|Main authors:||Frode Sundnes, Cors van den Brink, Morten Graversgaard|
|Case study leaders:||Leah Jackson-Blake, Ingrid Nesheim
|iSQAPERiS editor:||Jane Brandt|
|Source document:||»Sundnes, F et al. (2020) Advancing MAPs as vehicles for resolving issues on drinking water pollution from agriculture. FAIRWAY Project Deliverable 2.5R, 56 pp|
In »Multi-actor platforms as vehicles for resolving drinking water pollution issues we critically assess the MAP engagement processes in the FAIRWAY case studies. We look at lessons learned and map opportunities and bottlenecks for meaningful engagement, shed light on challenges and how they have been addressed, and explore the future sustainability of the engagement platforms beyond the lifetime of the project. Here we present feedback from Vansjø MAP participants on the performance and functioning of their MAP that was fed into that assessment to enable the harvesting of lessons and best practice.
|1. Description of MAP|
|2. Problem identification and shared understanding|
|4. Engagement process and participation|
|7. Future sustainability of MAP|
|8. Lessons learned|
The Vansjø catchment is a lake system in south-eastern Norway. Lake Vansjø is used as a drinking water source. The lake Vansjø catchment has a long history of collaboration between actors going back to the 1970s, when poor water quality and signs of eutrophication were first monitored and recorded. In 1999 the Morsa project was established to improve the poor water quality in the watershed. A bad episode of blue-green algae development in the early 2000s further intensified the work to find solutions to the problems, and triggered action that engaged politicians from the national to the local level. Economic incentives using agricultural production funds for reducing the impact of agriculture on water quality, combined with legal requirements for farmers to reduce agricultural run-off to water bodies are used, as well as “soft incentives” such information campaigns including such as advisory farm visits, collaboration with Farmer organisations to present information, and information stands in the municipality.
Forms of collaboration between inhabitants, farmers, and local, regional and sectoral authorities have been ongoing for over two decades, although collaboration primarily has been between authorities at different levels and municipalities (Stokke 2006, Naustdalslid 2015). In addition, many research projects that have focused on the area and their monitoring and research activities have contributed toward identifying and documenting sources of pollution, which have helped to create targeted measures. While the water quality has improved over the last couple of decades, nitrate and phosphorus pollution continue to challenge water quality. Today, Vansjø has high concentrations of nutrients and algae blooms are likely to happen, as it did in summer of 2019. Climate change is moreover likely to aggravate the environmental status of the lake.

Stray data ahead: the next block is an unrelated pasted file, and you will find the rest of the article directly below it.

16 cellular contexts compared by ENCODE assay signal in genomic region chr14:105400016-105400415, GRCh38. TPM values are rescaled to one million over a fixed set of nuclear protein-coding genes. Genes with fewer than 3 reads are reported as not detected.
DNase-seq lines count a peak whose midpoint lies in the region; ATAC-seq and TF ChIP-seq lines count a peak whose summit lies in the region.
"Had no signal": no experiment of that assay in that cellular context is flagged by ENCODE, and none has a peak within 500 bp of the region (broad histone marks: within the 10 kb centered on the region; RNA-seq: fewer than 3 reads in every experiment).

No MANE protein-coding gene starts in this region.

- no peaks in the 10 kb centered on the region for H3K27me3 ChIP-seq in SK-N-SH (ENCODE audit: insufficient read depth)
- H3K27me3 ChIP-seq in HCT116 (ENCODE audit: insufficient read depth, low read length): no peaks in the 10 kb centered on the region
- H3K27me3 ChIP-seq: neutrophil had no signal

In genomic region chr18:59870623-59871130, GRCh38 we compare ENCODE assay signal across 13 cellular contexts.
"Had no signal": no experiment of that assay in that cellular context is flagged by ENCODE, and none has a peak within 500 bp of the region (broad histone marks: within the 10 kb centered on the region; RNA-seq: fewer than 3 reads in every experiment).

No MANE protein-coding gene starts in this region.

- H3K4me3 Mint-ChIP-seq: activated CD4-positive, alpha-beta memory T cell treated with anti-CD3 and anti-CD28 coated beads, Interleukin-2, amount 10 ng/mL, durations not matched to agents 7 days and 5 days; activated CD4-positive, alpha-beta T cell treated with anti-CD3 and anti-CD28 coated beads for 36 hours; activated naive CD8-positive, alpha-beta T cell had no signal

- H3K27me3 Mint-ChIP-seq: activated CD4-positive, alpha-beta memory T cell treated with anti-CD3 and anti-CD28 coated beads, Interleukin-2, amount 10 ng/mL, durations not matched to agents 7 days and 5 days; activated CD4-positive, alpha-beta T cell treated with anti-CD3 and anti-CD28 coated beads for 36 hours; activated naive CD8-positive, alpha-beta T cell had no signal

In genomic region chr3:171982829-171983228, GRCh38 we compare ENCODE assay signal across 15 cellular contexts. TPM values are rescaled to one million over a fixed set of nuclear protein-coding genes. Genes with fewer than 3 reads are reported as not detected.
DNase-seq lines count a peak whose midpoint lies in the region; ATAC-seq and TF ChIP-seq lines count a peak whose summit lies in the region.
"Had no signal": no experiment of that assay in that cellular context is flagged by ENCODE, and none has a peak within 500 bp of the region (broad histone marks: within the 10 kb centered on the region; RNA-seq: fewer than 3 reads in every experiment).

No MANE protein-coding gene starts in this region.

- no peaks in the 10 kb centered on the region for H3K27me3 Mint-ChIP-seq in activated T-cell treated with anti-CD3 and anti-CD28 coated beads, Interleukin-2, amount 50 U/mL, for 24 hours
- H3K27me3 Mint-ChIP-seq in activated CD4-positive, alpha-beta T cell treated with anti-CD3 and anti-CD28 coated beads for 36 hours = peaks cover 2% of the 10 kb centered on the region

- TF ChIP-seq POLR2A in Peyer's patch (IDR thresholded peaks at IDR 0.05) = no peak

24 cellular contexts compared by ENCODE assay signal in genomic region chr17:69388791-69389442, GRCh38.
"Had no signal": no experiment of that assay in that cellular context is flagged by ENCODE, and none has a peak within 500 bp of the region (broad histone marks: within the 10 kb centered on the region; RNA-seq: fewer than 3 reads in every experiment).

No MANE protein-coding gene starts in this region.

The current MAP is formally constructed of a sub-district water board consisting of mayors from 11 municipalities, politicians from the regional county organization and sectoral national authorities, run by an executive committee consisting of the chair, two elected representatives from the board and a secretary. There are also four thematic working groups with representatives from the municipalities: sewage, agriculture, environmental monitoring and the coastal area group. The thematic working groups consist of representatives from the municipalities and the county governors and assess and evaluate measures within their field. They meet biannually and provide advice on regional regulations and other relevant topics, while thematic sub-committees (on agriculture, climate adaptation, and wastewater management) meet 3-4 times a year.
Important research questions for this MAP are:
- How do multi actor platforms on water issues function over time?
- What factors influence the level of engagement and trust to enable collective action and collaboration?